An estate rooted in the brouilly hillside, Nicole and Romain CHANRION are located in the heart of the vineyards, on the slopes of Mont Brouilly. They now run a family wine estate on a human scale handed down through eight generations.
The CHANRION family is a family of wine-growers anchored around Mont Brouilly for eight generations.
Between 1700 and 1900, three generations of Pierre CHANRION worked as a wine-grower in the commune of Quincié-en-Beaujolais.
The latter passed on two properties to his eldest son, Benoît: one in Cercié en Beaujolais and another in the hamlet of Chavannes, in the commune of Quincié-en-Beaujolais. From that time onwards, our family has been running the current estate in Cercié. The estate is located in one of the oldest parts of Cercié, in a place called Les Crozes. The name of this place originates from the hollows and small valleys formed by the erosion of the hill of Brouilly.
Good wine can only be made from high-quality grapes. That is why we place so much importance on the cultivation of our vines. Our vines are selected by massal selection and their careful maintenance year after year guarantees their durability. Our vineyards are more than 60 years old, and the oldest was planted more than a century ago, in 1906.Côte de Brouilly is related to rare and restricted geological facies. Its soils are derived from ancient rocks of volcano-sedimentary origin, more or less transformed, the Devonian schistose amphibolite and microdiorite hornfels, popularly known as "bluestones".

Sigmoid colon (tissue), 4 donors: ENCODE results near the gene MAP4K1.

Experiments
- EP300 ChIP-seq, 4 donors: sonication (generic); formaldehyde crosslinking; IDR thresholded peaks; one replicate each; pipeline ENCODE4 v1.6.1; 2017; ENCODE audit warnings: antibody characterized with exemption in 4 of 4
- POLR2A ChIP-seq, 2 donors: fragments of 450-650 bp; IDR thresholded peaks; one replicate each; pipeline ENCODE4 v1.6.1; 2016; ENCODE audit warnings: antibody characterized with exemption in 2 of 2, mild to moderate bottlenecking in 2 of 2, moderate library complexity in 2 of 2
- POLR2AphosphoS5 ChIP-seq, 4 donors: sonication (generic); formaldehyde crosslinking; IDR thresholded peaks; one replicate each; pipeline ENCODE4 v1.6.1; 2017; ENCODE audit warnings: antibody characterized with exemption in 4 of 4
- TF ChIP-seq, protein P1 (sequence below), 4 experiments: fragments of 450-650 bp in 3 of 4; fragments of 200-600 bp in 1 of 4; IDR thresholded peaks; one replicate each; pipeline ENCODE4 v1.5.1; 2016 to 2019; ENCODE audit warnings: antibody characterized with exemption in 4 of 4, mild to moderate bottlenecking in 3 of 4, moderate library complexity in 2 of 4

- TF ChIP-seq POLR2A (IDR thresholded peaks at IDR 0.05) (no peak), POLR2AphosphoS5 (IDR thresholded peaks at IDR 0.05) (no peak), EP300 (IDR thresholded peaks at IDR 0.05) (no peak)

It is an elaborate procession of very resistant microdiorites and more alterable schists. These rocks have been altered to produce silty-clay soils.
Hardest dioritic soils form the backbone and summit of Mont Brouilly while the vineyard is set on medium schist soils.
The vinification is therefore done in whole bunches with semi-carbonic maceration. This type of vinification is traditional in the Beaujolais region. No CO2 is added. It occurs naturally in the vat under the effect of the respiration of the plant cells of the grape bunch and under the effect of the alcoholic fermentation due to the yeasts naturally present on the grapes. Once the alcoholic fermentation is complete, the wine is aged in oak casks. The choice is to use large containers with aged wood to respect the freshness of the Gamay grape variety and to smooth out the tannins through the exchanges of the wood. We aim to produce structured wines with a strong ageing potential made possible by a long vinification process, respectful of the soil by keeping the plot identities, silky, refined and full-flavoured by minimising human intervention by preserving the integrity of the grape as much as possible.